You’re Too Sensitive

Has someone ever said something to you that hurt so much that you’ve never forgotten it? Or maybe there was truth to it but you didn’t want it to be true because that’s not the person you wanted to be. You see, I’ve always admired those rough and tough females who were witty, had comebacks to every insult, could punch a boy out if bullied, who never cried in private much less public. I was never that person.

It was the late eighties. I was a teenager. I remember the house I lived in on Norbrook Acres Drive, standing near the living room in some argument with my father. My sister and mother were there. I don’t remember what the argument was about or what we said to my dad that made him so angry. He stormed off shouting, “All of you are too sensitive.”

Those are the words that cut like a knife. Did he mean all females are too sensitive? Just us, the women in his family? He was angry, so being sensitive must be really bad, so I must make sure I’m the opposite of sensitive. I don’t think my dad’s words bothered my middle sister. She’s more rough and tough or at least she appears to be. But I was deeply bothered. He must have wanted a boy. Boys are not sensitive. And on and on through my brain these thoughts flew.

As an adult when I’m supposed to know myself, I’ve often wondered why I get so overwhelmed by life. I see mothers rushing around with their children, doing all these activities and they seem so happy. I on the other hand, want to get it out of the way and do what I want to do: play with the kids, relax, write, read, be alone. I simply can’t handle rushing around in a frenzied state all afternoon long. And why do I cry when someone tells me a sad story? Can’t I merely nod and empathize like other people without tears trailing down my cheeks? And why do I get so annoyed, so cranky when surrounded by streams of people, say at a parade or Costco on a weekend? I discovered why one day when I went to You Tube, Ted Talks and something interesting caught my eye: a talk called “The Gentle Power of Highly Sensitive People.”

I am not alone. I’m simply an HSP – a Highly Sensitive Person. Not to be confused with an introvert (many HSPs are extroverts), a wallflower or a doormat. In simple terms, an HSP experiences life in a vivid way: sadness is deep sorrow and joy is high ecstasy. I may be emotional but still confrontational. I may not like crowds but I have the ability to easily and deeply connect with others. This is genetic. I can’t change it anymore than I can change my eye colour. I can’t toughen up. Even more surprising, fifty percent of males are HSPs. It is not a feminine trait. It doesn’t mean males are weak. I know this as a fact. I’m married to an HSP. I’ve seen him take on situations and people that more aggressive types have shied away from. Being married to an HSP is great. I feel cherished and understood.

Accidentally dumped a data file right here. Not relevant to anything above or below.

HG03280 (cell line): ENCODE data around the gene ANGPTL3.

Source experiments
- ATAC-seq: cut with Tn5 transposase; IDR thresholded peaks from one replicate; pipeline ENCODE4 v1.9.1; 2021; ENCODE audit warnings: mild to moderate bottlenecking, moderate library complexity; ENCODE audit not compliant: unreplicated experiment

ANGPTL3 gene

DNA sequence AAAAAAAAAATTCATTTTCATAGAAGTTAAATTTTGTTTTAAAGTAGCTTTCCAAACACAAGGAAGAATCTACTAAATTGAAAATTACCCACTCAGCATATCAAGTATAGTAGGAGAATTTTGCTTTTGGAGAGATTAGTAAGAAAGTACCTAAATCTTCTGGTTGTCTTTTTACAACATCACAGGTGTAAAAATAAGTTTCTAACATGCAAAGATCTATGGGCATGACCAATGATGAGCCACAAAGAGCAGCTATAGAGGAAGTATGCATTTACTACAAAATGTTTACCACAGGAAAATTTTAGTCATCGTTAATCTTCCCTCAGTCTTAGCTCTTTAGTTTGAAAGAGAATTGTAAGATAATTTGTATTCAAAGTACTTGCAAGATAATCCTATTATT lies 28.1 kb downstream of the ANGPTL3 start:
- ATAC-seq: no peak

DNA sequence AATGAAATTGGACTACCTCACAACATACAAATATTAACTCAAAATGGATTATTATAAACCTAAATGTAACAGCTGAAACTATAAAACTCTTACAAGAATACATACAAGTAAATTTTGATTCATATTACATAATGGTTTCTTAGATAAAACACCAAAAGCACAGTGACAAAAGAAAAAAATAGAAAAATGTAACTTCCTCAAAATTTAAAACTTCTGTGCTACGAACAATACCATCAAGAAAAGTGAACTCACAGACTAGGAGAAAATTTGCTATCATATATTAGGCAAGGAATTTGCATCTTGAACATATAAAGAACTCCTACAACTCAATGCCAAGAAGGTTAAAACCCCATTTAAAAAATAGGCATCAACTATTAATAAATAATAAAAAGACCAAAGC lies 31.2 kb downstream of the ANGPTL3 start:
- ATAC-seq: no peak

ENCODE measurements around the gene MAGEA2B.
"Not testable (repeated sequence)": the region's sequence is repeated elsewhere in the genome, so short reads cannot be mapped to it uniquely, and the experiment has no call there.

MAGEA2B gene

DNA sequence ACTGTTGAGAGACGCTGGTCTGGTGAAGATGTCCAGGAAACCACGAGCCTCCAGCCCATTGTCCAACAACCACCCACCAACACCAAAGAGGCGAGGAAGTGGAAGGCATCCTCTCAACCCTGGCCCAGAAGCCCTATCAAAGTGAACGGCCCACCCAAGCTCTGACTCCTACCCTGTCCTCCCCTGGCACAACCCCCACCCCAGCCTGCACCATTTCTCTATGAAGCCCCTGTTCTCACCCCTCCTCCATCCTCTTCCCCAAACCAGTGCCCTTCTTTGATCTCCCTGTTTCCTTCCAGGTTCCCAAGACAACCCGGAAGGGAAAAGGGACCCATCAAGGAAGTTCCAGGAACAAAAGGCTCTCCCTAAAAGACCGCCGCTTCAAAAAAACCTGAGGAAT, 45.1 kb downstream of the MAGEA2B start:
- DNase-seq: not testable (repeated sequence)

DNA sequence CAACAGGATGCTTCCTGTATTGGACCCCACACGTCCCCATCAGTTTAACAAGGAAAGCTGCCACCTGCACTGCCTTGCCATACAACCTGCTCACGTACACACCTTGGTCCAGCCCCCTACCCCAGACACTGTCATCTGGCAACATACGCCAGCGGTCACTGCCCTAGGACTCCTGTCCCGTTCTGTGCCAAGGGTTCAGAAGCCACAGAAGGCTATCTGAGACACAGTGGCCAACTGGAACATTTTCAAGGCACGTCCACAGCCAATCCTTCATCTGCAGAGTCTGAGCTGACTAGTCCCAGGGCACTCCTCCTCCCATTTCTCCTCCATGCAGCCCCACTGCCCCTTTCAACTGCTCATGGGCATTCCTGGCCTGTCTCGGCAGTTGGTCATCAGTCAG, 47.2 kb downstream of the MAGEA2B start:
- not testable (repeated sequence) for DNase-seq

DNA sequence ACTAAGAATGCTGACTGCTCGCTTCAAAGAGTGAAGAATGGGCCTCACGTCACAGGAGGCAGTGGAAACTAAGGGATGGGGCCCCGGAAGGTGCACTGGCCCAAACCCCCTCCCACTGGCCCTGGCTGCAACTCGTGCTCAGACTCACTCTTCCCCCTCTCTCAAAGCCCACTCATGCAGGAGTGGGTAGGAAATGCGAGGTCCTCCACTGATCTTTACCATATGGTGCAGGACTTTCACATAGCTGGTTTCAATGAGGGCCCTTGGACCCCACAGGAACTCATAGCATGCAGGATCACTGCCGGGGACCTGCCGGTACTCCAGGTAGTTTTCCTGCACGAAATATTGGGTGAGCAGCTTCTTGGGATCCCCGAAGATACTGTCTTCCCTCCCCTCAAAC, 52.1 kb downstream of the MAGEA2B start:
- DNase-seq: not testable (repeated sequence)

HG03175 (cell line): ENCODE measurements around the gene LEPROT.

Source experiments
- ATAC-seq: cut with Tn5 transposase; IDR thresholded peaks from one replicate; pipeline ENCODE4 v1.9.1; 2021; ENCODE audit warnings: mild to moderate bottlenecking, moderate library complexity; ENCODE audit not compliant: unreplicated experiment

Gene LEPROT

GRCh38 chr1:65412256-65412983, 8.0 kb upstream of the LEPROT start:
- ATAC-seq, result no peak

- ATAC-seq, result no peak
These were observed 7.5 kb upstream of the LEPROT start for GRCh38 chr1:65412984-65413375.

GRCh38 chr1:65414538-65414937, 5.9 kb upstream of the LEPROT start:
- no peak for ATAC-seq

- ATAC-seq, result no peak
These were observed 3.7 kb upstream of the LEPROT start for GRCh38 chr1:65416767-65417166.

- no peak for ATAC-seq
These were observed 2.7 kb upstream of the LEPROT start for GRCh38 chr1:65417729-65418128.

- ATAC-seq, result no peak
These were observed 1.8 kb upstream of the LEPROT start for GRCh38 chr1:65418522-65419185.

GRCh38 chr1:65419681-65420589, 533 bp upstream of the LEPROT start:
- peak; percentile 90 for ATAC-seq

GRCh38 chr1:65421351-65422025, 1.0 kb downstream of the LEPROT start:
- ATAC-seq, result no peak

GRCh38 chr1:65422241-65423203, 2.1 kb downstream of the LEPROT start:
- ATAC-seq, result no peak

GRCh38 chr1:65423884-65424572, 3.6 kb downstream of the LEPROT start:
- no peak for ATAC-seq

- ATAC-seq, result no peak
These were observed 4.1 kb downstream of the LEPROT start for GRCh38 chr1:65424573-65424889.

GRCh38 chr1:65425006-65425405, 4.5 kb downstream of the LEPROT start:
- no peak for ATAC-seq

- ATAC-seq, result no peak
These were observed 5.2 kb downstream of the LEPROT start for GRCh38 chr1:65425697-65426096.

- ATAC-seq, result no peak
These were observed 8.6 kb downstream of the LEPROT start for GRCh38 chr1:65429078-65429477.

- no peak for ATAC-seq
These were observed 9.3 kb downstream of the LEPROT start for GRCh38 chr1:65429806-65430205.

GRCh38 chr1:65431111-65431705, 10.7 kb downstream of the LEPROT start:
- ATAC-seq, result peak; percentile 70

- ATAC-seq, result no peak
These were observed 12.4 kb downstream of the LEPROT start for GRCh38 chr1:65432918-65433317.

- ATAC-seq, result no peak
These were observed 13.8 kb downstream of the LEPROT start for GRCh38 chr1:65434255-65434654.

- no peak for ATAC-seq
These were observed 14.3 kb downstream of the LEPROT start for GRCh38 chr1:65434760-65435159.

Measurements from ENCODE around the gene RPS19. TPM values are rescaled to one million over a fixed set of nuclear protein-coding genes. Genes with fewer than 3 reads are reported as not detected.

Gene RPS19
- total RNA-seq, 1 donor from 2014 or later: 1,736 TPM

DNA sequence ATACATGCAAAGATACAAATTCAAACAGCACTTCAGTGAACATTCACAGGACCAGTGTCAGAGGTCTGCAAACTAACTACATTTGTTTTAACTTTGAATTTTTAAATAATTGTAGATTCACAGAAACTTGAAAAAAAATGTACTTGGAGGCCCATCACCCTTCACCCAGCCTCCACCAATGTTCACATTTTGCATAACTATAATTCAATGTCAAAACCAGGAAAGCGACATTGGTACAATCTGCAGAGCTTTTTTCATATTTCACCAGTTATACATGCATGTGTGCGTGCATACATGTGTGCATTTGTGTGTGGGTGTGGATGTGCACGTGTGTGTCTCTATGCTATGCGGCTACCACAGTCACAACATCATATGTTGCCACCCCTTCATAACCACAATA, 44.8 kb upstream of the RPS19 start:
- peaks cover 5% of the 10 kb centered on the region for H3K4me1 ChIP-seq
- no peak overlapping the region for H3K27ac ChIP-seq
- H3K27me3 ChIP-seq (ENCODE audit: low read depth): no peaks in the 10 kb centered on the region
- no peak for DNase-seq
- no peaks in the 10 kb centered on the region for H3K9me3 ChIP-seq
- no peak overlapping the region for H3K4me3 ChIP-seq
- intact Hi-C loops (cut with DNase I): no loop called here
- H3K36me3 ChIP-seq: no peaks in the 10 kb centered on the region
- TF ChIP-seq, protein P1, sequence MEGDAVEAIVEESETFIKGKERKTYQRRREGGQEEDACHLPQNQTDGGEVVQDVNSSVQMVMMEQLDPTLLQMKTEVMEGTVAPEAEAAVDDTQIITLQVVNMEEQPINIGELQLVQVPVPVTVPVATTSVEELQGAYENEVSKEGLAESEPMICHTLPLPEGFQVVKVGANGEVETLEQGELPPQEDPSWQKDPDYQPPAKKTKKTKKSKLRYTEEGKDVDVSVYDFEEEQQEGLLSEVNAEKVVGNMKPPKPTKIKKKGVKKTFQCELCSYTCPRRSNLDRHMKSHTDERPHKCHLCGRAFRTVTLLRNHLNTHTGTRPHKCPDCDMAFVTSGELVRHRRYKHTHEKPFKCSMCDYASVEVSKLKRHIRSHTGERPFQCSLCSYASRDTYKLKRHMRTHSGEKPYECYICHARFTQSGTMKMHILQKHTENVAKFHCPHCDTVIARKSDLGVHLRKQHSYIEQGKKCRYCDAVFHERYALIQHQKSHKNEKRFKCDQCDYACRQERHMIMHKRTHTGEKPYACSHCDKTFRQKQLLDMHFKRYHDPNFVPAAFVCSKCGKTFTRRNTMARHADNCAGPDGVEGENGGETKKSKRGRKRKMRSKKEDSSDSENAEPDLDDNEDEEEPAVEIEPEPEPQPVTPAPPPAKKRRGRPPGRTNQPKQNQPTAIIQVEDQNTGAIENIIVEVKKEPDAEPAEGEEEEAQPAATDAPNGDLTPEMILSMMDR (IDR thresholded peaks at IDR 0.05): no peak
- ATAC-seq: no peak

What’s not so great? Realizing my ten year old son is an HSP and that I’ve spent the entire baseball season telling him to toughen up, to not take things personally, to stop thinking so deeply about everything. I should know better because it takes one to know one. But I, like everyone else, have fallen into the trap of thinking that only aggressive people win, that sensitivity is a weakness, and that my son will not be able to handle life. Now that I’m aware of this, I hope I’ll be more helpful to him instead of trying to mould him into something he isn’t and will never be. What I think I was really trying to do is to shield him from the pain of life, from the pain of his own emotions and to protect him from all that hurt. But I can’t, not anymore than I can change his eye colour. He’ll go through life as I do, feeling everything deeply, from the happiness that lifts us into heaven, to the sorrow that carries us to the depths of hell.

13 replies
  1. Elaine Hirn
    Elaine Hirn says:

    A great piece of writing. I too am a HSP. A book called “Highly Sensitive People” helped me to understand why I get so overwhelmed with “stimulation overload”. Yoga has been the best therapy as it encourages the mind to go inside and connect with the breath and shut out all external stuff. Just reading a great book called “the untethered soul” the journey beyond yourself, by Michael A. Singer.